Like Getting Five Tanks for the Price of Two: Municipality Saves Over Half the Cost for Water Storage Tank Restorations
Careful coatings assessments enabled the Holyoke Water Works to restore five large-capacity surface water storage tanks for less than half the cost of the original estimate, which would have involved blasting all of the tanks down to bare steel and recoating them.
Saving any sort of money on maintenance projects is a blessing for municipalities that face consistently tight budgets year after year. But saving over $1.2 million on the rehabilitation of five water storage tanks was like winning the lottery for the City of Holyoke, Massachusetts.
In 2020, the Holyoke Water Works was prepared to restore the exteriors of four large-capacity surface water storage tanks with a total capacity of 10 million gallons. The exterior coatings systems on the tanks were dirty, covered in mildew and showing signs of deterioration. Based on visual assessments, it was initially assumed full restoration was required for all four tanks. That would mean setting up full containment systems for each tank, dry blasting their exteriors and then applying a three-coat protective system on each to combat corrosion and enhance aesthetics. The original cost estimate for the coatings work totaled $2.2 million, which the city was prepared to spend.
All told, the original budget and plan for the work was sound for a project of this magnitude. However, the city received a welcome surprise when the total price tag for the job dropped by more than half, thanks to an astute assessment of the tanks’ conditions that confirmed they could be restored using a two-coat overcoat system instead. This revelation removed the need for setting up full containment and dry blasting the tanks to bare metal. Given the major cost savings, Holyoke Water Works decided to add a fifth tank to the bid – one that definitely required a full restoration. Despite adding that tank to the overall project, the total price for completing the coatings work dropped by $1.2 million – to just $980,000 – saving over half the original estimated cost.
The project team discovered the large savings potential after a closer look at the condition of each tank. During the specification stage of the project, representatives from Sherwin-Williams Protective & Marine and Westfield, Massachusetts-based engineering services firm Tighe & Bond assessed the mold and mildew growth on the tanks and looked for areas of damage or peeling paint. Washing away some grime with a 5,000-psi pressure washer in accordance with the SSPC SP-WJ4 Waterjet Cleaning of Metals – Light Cleaning method revealed a mostly intact coating surface with minimal signs of corrosion. Next, the assessment team performed SSPC SP-6 Commercial Blast Cleaning on select areas to determine how well the undercoat was adhered. Because the existing coatings were still tightly adhered on four of the five tanks, the team and owner settled on overcoating those tanks and using a coating system designed for application to marginally prepared surfaces. The fifth tank would need to be blasted down to bare steel and receive a full three-coat system.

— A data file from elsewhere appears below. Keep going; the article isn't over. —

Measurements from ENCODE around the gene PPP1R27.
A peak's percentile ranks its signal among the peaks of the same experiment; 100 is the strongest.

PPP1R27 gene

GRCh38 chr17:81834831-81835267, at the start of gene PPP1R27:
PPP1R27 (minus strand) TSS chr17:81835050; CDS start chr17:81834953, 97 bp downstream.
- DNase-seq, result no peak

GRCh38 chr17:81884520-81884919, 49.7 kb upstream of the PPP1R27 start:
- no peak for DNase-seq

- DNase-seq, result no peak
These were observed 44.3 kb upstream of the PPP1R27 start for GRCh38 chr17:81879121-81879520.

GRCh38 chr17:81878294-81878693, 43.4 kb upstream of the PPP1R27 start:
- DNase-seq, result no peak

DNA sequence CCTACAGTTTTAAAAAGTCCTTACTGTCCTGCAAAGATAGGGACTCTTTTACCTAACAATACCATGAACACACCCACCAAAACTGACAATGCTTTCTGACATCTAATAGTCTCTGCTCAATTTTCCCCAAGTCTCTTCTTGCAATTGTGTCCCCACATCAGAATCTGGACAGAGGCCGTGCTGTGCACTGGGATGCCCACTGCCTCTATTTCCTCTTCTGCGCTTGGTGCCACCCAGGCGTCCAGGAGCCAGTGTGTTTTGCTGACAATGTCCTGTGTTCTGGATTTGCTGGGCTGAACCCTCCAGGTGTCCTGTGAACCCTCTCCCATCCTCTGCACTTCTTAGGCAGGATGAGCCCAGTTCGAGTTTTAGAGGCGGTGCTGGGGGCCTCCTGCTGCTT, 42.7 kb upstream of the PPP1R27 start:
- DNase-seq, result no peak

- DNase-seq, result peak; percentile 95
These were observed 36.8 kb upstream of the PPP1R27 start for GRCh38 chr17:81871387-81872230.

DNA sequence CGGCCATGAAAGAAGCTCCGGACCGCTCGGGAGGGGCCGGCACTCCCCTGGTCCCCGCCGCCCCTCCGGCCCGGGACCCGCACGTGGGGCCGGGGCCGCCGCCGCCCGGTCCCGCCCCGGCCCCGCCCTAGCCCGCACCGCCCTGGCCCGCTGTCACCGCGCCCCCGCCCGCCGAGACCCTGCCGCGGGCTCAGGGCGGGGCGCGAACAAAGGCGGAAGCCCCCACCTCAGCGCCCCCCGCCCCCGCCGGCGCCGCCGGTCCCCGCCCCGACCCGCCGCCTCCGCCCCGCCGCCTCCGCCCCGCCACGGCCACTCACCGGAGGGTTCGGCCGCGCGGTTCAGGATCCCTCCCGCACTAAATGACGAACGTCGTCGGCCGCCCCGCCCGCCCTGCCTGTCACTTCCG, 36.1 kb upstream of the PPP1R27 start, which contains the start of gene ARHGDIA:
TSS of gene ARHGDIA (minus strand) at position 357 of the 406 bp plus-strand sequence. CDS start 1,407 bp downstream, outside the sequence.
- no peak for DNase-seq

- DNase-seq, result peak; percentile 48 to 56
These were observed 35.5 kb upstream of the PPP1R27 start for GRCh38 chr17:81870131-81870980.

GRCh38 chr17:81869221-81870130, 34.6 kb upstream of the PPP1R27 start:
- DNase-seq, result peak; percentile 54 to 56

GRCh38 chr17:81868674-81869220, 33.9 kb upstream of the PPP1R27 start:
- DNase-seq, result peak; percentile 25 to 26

Kicking off the restoration of each tank, applicators from Champion Painting Specialty Services Corp. performed the same initial pressure washing step on the entirety of the tanks to fully assess their conditions. Applicators then performed SSPC SP-6 (WAB) Commercial Wet Blast Cleaning on any areas of spot corrosion and feathered the edges of remaining coatings to provide a good tie-in for the overcoat layers.
For the overcoat system, applicators first spot primed any areas that were blasted to bare metal using Macropoxy® 646. Next, applicators applied a full coat of Macropoxy 920 Pre-Prime on the entire tank. Finally, applicators applied a topcoat of Sher-Loxane® 800, which combines the hard barrier protection of an epoxy with the flexibility and UV stability of a polyurethane.
Compared to the four tanks above, the two-million gallon tank that required the full restoration had visible rust spots bleeding through the coating. Applicators opted to prepare the tank’s surface using vapor blasting. This method, combined with the tank’s remote location, allowed the team to forgo the time and expense of erecting a full containment system. The team vapor blasted the entire tank to the SSPC SP-6 (WAB) Commercial Wet Blast Cleaning standard for a clean, contaminant-free surface. Next, applicators applied Zinc Clad® 4100, an organic, polyamide epoxy, zinc-rich coating for corrosion protection. Applicators used Macropoxy 646 as the intermediate coat and applied a topcoat of Sher-Loxane 800.
Completing the five tank restorations in July 2021 with four overcoats and only one complete rehabilitation, the City of Holyoke realized major savings compared to the high initial price tag for taking all of the tanks down to bare steel. This large budget savings enabled the city to address additional time-sensitive infrastructure projects that otherwise may have been delayed or remained unfunded.